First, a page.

• Also of note, the cigar used in the main shot above was not one of the ones I smoked for this review. Because of how our system works, I didn’t select the cigars for the photo or the ones to smoke, which is an interesting wrinkle in reviewing a project such as CRAFT.
  • I don’t make a huge deal of ash in most cases, but the first sample’s ash was noticeably more fragile than average. The other two also had a distinct curve to them in the first third.
  • I think it would be a fascinating experiment to smoke some of the CRAFT 2020 cigars side-by-side to really note the differences.
  • In a time when events have been canceled left and right, and in many cases still are, RoMa Craft Tobac is moving forward with plans for its 10th anniversary party, dubbed WeaselFest, on Sept. 5, 2020 at the company’s headquarters in Austin, Texas.
  • At that event, the company will release El Catador de Los Gran Perfectos, a sampler of 5 5/8 x 60 perfectos in each of the company’s blends.
  • For fans of the company’s Intemperance Whiskey Rebellion 1794 line, there’s a box pressed 5 x 56 robusto gordo vitola slated for release in the fourth quarter of 2020.
  • The first cigar had a decent amount of nicotine strength, enough to feel it but not enough to make my knees wobbly. The second was fairly innocuous, while the third, and most enjoyable sample, packed the most punch.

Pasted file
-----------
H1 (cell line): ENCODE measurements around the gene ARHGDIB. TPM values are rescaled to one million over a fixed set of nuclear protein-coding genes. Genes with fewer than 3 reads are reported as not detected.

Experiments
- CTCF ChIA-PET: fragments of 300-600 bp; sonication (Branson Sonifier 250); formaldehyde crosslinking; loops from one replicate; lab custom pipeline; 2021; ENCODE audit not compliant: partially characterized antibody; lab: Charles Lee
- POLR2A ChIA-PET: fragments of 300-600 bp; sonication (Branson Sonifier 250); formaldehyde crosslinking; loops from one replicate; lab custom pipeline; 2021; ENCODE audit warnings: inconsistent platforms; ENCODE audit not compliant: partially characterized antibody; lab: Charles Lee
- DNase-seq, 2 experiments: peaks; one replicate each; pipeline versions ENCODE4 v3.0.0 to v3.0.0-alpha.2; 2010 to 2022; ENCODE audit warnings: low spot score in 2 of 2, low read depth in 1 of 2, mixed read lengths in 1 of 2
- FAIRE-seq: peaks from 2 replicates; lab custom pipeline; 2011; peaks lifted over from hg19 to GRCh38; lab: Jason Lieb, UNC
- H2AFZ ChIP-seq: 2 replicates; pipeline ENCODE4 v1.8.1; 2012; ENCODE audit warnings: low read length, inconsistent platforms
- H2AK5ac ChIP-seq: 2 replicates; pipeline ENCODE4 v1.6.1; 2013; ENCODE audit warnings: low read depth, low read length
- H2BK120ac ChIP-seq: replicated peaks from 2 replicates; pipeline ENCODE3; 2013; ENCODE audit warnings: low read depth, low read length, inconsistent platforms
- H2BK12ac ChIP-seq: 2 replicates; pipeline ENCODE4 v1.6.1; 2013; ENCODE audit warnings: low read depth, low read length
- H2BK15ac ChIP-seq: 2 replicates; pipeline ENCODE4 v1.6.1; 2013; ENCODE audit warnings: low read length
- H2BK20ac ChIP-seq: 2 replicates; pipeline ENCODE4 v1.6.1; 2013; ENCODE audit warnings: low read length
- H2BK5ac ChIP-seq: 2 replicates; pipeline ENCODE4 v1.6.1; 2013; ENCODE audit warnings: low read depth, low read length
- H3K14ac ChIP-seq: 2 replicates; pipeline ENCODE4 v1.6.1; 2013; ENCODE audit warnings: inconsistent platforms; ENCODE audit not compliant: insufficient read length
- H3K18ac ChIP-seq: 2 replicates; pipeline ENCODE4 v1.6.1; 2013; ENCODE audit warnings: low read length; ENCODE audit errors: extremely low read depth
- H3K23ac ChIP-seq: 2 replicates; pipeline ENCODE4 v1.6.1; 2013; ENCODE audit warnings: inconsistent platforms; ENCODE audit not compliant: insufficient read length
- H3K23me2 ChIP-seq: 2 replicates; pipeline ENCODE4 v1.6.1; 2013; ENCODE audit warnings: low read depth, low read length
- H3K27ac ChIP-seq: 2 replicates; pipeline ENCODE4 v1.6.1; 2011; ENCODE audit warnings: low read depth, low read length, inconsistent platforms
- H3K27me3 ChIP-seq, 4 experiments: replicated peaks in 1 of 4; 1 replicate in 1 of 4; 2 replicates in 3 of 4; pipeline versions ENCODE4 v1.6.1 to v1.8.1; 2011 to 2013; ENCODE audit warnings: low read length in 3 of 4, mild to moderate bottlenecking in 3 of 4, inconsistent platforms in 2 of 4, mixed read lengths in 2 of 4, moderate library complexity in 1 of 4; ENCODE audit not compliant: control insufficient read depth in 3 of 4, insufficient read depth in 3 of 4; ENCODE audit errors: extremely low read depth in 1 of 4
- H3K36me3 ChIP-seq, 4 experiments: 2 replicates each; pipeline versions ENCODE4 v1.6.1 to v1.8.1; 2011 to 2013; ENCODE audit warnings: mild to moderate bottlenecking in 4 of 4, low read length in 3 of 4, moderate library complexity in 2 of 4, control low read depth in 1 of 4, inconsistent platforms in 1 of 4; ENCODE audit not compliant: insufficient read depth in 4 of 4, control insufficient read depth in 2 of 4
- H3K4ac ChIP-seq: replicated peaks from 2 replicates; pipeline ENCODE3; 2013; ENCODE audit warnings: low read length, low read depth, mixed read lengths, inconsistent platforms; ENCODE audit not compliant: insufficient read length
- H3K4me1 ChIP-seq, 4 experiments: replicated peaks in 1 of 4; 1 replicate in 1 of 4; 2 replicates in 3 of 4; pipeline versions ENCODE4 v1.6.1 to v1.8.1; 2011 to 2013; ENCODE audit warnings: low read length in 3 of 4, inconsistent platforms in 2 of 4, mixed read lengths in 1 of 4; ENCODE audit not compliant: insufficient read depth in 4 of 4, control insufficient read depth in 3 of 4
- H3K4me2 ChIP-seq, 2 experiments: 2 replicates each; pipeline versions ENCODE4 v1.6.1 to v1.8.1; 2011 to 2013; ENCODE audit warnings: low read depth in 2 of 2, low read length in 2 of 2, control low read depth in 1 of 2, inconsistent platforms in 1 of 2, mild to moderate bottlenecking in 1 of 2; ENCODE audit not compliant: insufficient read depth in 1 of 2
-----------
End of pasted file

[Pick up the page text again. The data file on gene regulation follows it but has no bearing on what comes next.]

• Looking over the previous CRAFT releases made me remember how much I was impressed by the packaging of the 2018 version, which featured a custom made metal belt that slid over the box.
  • There has also been several related cigars to come out under the WitchCraft name, with releases in 2013, 2014 and 2019.
  • This is undoubtedly one of the most unique and challenging reviews with which I have been tasked, given that I smoked three different blends to try and provide some idea of a release that contains five different blends—or at least combinations and sequences of similar tobaccos—with those three cigars only getting one chance to offer its best expression.
  • The cigars for this review were purchased by halfwheel.
  • Final smoking time was one hour and 30 minutes on average.
90 Overall Score